Chicagoland deserves a world-class transit system, but Metra drags down the region while CTA charges ahead. Will there be Illinois politics as usual, or can Quinn’s panel come up with reform ideas that the state legislature can act upon? I’m curious to see if the panel recommends that voters should elect the service board members and if this affects next year’s gubernatorial election.

  • Stephen Smith

    Level boarding and then fire (or, better yet, reassign as drivers) the conductors and transition to a proof-of-payment system (or, for the busiest lines, fare gates – I believe the Illinois Central tried this in the postwar years, but was thwarted by the unions?) ticketing system. Up the frequency (use obsoleted conductors to drive trains), lower the fares (labor savings!). Eventually connect the regional rail terminals and implement through-running, and apply for an FRA waiver to buy off-the-shelf European rolling stock (rumor is that the FRA is much more open to this than it has been in the past), and have fares unified with the L. Anything else is just rearranging the deck chairs on the Titanic/fiddling while Rome burns/pick your metaphor.

  • Adam Herstein

    Fire the whole lot of them and disband the RTA.

  • John

    This will be interesting and I hope it reveals what influences and drives Metra.

    After 5 years of commuting on Metra I’ve been surprised at how little has changed. It always struck me as archaic – the rolling stock from the 1950’s, the multiple conductors on each train, the lack of ticket machines, the lack of live information screens at stations – but it seems forever to be this way.

    The rider experience is unique and feels like going back in time. How can Metra have escaped what has driven other transit systems to modernize?

  • Chicagio

    I really appreciate your last paragraph. People always look at me weird when i say that Metra is the worst run of the 3 transit agencies. The CTA has the most difficult job to do. They need to serve all users, all hours of the day, including rougher neighborhoods, all with completely aged infrastructure, which they own and have to maintain. They run through the city which means any expansion of the system or the simple act of placing a new bus stop usually means dealing with a labyrinth of property interests. Yet the CTA is still willing to help shape land-use around their stations to be sure that TOD actually happens.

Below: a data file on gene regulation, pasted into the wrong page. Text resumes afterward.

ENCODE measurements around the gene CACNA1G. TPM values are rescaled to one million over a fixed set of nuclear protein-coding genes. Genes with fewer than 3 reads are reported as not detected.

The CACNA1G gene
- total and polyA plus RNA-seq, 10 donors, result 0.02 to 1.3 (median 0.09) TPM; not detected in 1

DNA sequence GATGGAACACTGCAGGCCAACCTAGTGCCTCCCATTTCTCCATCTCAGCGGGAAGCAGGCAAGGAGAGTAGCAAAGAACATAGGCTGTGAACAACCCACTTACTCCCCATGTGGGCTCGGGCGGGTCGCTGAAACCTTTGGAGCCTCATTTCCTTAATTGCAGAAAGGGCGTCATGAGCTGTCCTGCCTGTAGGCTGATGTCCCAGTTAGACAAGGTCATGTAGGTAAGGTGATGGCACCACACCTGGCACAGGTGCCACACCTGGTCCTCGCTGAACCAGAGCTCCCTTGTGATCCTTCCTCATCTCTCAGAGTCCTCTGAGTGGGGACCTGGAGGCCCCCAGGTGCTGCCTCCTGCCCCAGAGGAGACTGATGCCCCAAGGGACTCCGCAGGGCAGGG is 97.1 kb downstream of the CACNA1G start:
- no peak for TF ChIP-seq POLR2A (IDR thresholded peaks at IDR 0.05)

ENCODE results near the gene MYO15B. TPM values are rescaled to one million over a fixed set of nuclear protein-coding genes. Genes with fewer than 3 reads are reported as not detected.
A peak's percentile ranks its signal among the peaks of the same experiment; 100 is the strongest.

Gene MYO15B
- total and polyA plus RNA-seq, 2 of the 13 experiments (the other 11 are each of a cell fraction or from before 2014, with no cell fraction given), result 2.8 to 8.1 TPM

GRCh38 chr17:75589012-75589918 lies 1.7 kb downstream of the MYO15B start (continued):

Metra is perfectly content to serve middle-class suburban forward commuters. They don’t own many of their tracks. When they do get a chance to expand, they completely botch the plans. (They only built one additional track for the north central line which means trains still routinely get delayed by freight traffic. Reverse commuters get a 7:10 and a 9:00 morning train and only one evening train, gee thanks) All their stations exist only in a sea of parking and, in the year 2013, they still haven’t figured out a way around on-board cash fares and lines of monthly pass users waiting for a paper ticket. They’re not very bike friendly. Their weekend schedules (assuming your line actually runs on the weekend) are a joke. One train every 2 hours? yeah, that sounds useful.

    I could go on but I’m just glad to find a metra sympathizer.

  • Fred

    Money and a captive audience.

    They have no money and riders without any real alternatives. What motivation is there to change?

  • Anonymous

    The Inner Circ was among the the best performing transit projects CMAP modeled as part of GoTo 2040, but it was to be a METRA project and got shuffled to the bottom because METRA didn’t support it. Freight conflicts, they said. . . funny they operate with freight conflicts already and manage to work them out.

    An Outer Circ instead of an Inner Circ that would connect to both E/W CTA rail and E/W METRA lines. I wonder what that does for sprawl?

    Guess METRA wanted to put their money into a lesser performing Star Line, which couldn’t possibly have anything to do with demographics and politics.

    Nah, METRA is above politics.

  • Al Lux